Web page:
"One time Carson was backstage at a Longhead show and he just picked up a guitar and started noodling around," Pinkus recalls. "I thought he was pretty damn good, so I asked him if he'd ever been in a band before. He said he was in a group back in Philly called Double Penetration."

"But he was only in Double Penetration for two weeks," laughs Farley. "That was the only time Carson was ever in a band."

At the same time, Vester was calling Farley, playing songs on his answering machine and asking him to jam. When the three musicians finally got together to do just that, the trio's chemistry was immediately apparent. Although Farley's marriage would end in divorce, Honky proved to be quite a fruitful coupling.

"I've never played with a guitar player I could play bass to that naturally," recalls Pinkus. "Every riff he did, I'd hear stuff in my head to play along with. That doesn't happen too often."

From the beginning, Honky maintained a very clear, almost businesslike focus on their goal as a band.

"We wanted to make the chicks' butts rock," Pinkus states succinctly. "'Cause if the chicks are shaking their butts at the front of the stage, then the guys'll be in the back watching the butts shake and drinking beers. Then the bars'll love us and the guys'll love us and the chicks'll love us. That's the recipe for success right there."

Honky's patented "Make the Chicks' Butts Rock" formula began winning fans in Austin almost immediately, so they took the act on the road, touring extensively throughout the country. Following this up with their recorded debut in 1997, a four-song EP on Frank Kozik's Man's Ruin label titled Ten Inches, the trio ponied up their self-titled full-length on Pinkus' Honest Abe's label in 1998. When Vester's booming tattoo business compelled him to move to Houston, Honky managed to operate successfully as a long-distance band for almost two years, but the strain of doing so finally led Vester to resign last spring. Gable Barber, a punk-schooled axe-slinger pulling double duty with the Bulemics, was tapped to replace Vester.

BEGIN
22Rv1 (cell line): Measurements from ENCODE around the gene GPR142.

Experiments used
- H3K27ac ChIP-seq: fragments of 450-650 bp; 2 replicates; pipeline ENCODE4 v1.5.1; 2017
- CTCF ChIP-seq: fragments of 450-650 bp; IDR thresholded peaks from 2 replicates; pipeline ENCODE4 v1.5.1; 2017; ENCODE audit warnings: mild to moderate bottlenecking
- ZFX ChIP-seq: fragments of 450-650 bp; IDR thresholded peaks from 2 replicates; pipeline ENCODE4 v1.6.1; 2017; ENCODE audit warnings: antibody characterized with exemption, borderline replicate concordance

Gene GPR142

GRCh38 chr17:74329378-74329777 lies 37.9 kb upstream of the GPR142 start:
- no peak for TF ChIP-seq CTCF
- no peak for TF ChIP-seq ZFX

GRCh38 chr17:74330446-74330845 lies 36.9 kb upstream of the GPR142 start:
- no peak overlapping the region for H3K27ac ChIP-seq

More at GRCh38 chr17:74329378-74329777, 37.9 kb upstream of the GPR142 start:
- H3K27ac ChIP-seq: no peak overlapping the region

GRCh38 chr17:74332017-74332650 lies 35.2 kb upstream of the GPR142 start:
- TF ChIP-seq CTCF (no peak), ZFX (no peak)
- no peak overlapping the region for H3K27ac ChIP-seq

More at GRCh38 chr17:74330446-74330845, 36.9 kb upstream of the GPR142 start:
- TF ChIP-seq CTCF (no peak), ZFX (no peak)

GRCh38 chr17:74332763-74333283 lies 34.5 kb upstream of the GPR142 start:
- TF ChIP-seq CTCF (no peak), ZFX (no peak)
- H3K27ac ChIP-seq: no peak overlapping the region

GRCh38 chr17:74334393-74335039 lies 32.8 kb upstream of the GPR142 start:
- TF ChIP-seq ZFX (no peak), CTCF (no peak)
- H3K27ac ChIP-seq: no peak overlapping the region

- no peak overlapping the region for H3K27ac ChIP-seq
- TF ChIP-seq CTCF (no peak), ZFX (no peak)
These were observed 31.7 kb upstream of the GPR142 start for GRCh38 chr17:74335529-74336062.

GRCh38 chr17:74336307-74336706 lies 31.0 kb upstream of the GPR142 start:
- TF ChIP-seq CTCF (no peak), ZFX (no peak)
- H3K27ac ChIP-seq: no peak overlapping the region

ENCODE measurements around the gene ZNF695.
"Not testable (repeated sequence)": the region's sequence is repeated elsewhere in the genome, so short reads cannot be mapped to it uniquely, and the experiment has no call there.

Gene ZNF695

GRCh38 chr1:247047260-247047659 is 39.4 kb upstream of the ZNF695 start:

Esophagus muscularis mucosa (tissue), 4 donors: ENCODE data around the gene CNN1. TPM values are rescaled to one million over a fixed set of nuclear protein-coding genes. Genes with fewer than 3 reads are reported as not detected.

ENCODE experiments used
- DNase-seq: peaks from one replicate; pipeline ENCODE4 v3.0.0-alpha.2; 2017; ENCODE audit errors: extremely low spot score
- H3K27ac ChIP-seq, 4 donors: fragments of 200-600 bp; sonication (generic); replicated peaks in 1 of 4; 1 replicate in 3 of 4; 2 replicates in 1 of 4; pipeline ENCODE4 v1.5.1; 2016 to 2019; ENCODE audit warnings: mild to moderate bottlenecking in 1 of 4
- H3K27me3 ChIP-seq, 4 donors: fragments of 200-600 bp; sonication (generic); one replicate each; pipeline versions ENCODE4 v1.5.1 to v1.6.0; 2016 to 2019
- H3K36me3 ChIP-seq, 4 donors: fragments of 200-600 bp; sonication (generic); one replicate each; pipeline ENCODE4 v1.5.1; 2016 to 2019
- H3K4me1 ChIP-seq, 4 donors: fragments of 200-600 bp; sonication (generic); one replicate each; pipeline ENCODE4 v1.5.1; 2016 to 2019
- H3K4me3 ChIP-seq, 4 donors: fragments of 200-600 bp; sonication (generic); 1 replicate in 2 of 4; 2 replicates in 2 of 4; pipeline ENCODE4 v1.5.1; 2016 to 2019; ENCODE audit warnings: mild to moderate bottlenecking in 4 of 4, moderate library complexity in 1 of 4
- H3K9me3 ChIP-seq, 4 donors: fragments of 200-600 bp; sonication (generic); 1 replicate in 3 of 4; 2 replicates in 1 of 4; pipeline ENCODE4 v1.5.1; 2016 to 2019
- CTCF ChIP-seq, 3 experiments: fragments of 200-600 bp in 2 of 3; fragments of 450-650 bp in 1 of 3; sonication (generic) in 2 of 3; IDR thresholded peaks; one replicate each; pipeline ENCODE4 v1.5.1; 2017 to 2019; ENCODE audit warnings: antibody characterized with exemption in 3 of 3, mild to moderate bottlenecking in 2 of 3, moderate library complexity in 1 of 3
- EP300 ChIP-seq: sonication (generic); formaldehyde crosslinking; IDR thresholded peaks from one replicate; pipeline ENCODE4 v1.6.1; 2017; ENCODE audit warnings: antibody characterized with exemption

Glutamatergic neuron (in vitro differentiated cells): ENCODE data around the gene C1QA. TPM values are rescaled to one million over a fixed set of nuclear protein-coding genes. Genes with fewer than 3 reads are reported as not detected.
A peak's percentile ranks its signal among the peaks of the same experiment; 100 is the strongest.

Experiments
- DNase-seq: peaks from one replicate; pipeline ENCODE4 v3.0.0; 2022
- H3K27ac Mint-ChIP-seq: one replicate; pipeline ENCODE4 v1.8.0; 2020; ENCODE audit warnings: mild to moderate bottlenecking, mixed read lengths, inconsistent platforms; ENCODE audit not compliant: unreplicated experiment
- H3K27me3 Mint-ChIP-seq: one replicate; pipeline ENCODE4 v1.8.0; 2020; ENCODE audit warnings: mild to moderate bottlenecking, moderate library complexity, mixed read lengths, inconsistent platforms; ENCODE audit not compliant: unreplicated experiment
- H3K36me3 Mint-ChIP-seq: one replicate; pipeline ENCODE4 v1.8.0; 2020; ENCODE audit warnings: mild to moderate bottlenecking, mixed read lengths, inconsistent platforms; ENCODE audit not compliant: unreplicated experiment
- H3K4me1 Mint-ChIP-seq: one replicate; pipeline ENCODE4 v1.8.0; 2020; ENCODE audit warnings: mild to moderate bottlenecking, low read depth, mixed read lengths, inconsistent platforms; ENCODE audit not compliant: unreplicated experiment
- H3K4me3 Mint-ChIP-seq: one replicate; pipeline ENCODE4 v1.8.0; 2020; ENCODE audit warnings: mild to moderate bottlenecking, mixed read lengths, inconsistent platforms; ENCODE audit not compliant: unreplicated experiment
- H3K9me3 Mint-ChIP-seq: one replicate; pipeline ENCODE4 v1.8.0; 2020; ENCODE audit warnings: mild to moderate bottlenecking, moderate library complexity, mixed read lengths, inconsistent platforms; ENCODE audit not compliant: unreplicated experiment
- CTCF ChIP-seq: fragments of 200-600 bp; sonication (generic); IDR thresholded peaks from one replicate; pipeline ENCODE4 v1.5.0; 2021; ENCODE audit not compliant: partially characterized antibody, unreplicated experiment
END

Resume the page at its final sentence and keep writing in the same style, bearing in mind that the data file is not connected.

"We played with Gable for about eight months, I guess," says Farley. "He was starting to get really good, but then he had a major life change and he's a workin' man now. He quit both of his bands. I think he's taking a sabbatical from music."

Anyone who hangs out with musicians knows that losing a piece of the rhythm section is one of the most frequent fates to befall a band. It's not uncommon for a band to go through two or three drummers and/or bassists in a year. The reason is simple: Would-be star vocalists and guitar heroes are a dime a dozen, but rhythm players are always in high demand. Ironically, the rock-solid Honky rhythm section has now been hobbled on two different occasions by the exact opposite scenario.

Attacked by Lesbians